Israeli Prime Minister Ariel Sharon has held his first direct talks with senior Palestinian officials in nearly year. Sources on both sides say Mr. Sharon proposed a gradual cease-fire to end more than two years of violence.
Mr. Sharon is working on new proposals with the Palestinians to restore calm and pave the way for a full resumption of peace talks. He outlined his plan on Wednesday during a secret meeting with the Speaker of the Palestinian parliament, Ahmed Qureia.
The two men discussed the possibility of Israel and the Palestinians resuming security co-operation in various parts of the West Bank and Gaza Strip.
Under the plan, Israeli troops would gradually withdraw from these areas and the Palestinian Authority would resume responsibility for law and order.
Israel would also allow a free flow of goods into the areas and permit more Palestinians to work inside the Jewish State.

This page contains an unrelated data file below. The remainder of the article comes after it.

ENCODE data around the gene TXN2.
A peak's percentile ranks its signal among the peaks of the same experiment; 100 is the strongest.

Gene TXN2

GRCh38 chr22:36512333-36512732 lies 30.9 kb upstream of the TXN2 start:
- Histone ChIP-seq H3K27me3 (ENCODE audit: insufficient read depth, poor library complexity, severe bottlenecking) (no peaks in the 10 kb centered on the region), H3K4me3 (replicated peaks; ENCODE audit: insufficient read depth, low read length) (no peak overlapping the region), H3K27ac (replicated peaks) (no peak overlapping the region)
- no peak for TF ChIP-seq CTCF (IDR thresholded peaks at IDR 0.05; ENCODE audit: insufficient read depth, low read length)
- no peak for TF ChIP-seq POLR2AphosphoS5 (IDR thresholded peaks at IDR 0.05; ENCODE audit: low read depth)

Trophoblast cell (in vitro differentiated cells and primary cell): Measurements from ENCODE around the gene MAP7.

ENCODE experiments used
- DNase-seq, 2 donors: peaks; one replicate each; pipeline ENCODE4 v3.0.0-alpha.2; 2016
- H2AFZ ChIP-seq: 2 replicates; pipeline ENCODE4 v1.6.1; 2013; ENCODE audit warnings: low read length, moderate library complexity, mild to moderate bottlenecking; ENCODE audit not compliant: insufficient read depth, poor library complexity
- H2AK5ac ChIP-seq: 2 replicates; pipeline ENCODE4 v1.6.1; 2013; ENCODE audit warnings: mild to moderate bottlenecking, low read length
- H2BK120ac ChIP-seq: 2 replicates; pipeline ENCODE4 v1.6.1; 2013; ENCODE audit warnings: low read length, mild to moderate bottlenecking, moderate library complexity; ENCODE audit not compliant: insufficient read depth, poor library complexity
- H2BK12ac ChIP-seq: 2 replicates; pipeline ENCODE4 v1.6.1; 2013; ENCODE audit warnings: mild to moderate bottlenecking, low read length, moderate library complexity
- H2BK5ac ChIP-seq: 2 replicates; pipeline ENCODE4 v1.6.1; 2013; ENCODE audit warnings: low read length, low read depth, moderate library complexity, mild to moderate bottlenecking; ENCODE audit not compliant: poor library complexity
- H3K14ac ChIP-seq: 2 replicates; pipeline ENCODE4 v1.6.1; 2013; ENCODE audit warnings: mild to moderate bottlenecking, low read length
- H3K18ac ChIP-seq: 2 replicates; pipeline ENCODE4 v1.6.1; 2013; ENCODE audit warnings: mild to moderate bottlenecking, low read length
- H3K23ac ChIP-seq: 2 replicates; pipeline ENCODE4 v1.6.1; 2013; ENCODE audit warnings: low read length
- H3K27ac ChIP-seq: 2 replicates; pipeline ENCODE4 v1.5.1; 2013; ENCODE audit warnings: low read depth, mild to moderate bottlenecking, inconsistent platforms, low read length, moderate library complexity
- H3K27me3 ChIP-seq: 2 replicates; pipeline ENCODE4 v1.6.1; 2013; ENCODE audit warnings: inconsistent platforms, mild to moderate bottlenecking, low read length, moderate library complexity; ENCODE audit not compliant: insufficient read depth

Israeli media reported that the U.S. Ambassador to Israel, Daniel Kurtzer, attended the meeting at Mr. Sharon's ranch in the southern Negev desert. During the discussions, Mr. Sharon reportedly said that while he is willing to meet with some Palestinian officials, there is no possibility of diplomatic talks resuming while Palestinian leader Yasser Arafat remains in power.
Since first being elected Prime Minister two years ago, after the current fighting started, Mr. Sharon has consistently refused to meet Mr. Arafat. He has accused Mr. Arafat of being behind terrorist attacks against Israelis and has called for him to be pushed aside and replaced with an alternative Palestinian leadership.
The reports of the secret talks come as Mr. Sharon continues efforts to put together a stable coalition government with various political factions.
Mr. Sharon was given a second term in office, following the January 28 national elections, which gave his Likud party the most seats but left it short of an overall majority.